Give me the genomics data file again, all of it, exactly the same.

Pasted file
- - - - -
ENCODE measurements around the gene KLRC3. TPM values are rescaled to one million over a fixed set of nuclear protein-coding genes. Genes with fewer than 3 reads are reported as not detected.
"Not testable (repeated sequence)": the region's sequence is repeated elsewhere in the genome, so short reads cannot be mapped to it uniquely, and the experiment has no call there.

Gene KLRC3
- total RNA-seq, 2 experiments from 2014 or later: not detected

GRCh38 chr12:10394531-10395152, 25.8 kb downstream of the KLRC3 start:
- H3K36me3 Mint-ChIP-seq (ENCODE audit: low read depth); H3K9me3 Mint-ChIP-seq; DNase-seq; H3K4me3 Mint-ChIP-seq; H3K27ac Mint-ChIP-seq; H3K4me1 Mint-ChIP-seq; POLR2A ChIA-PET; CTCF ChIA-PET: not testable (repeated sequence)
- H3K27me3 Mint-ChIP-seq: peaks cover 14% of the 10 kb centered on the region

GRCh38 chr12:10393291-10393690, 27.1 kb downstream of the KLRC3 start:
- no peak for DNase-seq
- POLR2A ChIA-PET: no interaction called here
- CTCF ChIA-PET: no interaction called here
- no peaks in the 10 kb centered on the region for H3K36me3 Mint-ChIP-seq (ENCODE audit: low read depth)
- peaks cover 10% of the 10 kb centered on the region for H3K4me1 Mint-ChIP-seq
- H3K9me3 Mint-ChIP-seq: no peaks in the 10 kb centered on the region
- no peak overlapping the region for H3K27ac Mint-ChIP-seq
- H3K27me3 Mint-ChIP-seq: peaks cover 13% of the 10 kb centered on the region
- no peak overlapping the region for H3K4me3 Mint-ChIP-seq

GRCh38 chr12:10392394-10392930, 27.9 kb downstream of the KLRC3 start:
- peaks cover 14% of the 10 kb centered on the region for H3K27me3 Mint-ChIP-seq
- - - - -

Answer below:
ENCODE measurements around the gene KLRC3. TPM values are rescaled to one million over a fixed set of nuclear protein-coding genes. Genes with fewer than 3 reads are reported as not detected.
"Not testable (repeated sequence)": the region's sequence is repeated elsewhere in the genome, so short reads cannot be mapped to it uniquely, and the experiment has no call there.

Gene KLRC3
- total RNA-seq, 2 experiments from 2014 or later: not detected

GRCh38 chr12:10394531-10395152, 25.8 kb downstream of the KLRC3 start:
- H3K36me3 Mint-ChIP-seq (ENCODE audit: low read depth); H3K9me3 Mint-ChIP-seq; DNase-seq; H3K4me3 Mint-ChIP-seq; H3K27ac Mint-ChIP-seq; H3K4me1 Mint-ChIP-seq; POLR2A ChIA-PET; CTCF ChIA-PET: not testable (repeated sequence)
- H3K27me3 Mint-ChIP-seq: peaks cover 14% of the 10 kb centered on the region

GRCh38 chr12:10393291-10393690, 27.1 kb downstream of the KLRC3 start:
- no peak for DNase-seq
- POLR2A ChIA-PET: no interaction called here
- CTCF ChIA-PET: no interaction called here
- no peaks in the 10 kb centered on the region for H3K36me3 Mint-ChIP-seq (ENCODE audit: low read depth)
- peaks cover 10% of the 10 kb centered on the region for H3K4me1 Mint-ChIP-seq
- H3K9me3 Mint-ChIP-seq: no peaks in the 10 kb centered on the region
- no peak overlapping the region for H3K27ac Mint-ChIP-seq
- H3K27me3 Mint-ChIP-seq: peaks cover 13% of the 10 kb centered on the region
- no peak overlapping the region for H3K4me3 Mint-ChIP-seq

GRCh38 chr12:10392394-10392930, 27.9 kb downstream of the KLRC3 start:
- peaks cover 14% of the 10 kb centered on the region for H3K27me3 Mint-ChIP-seq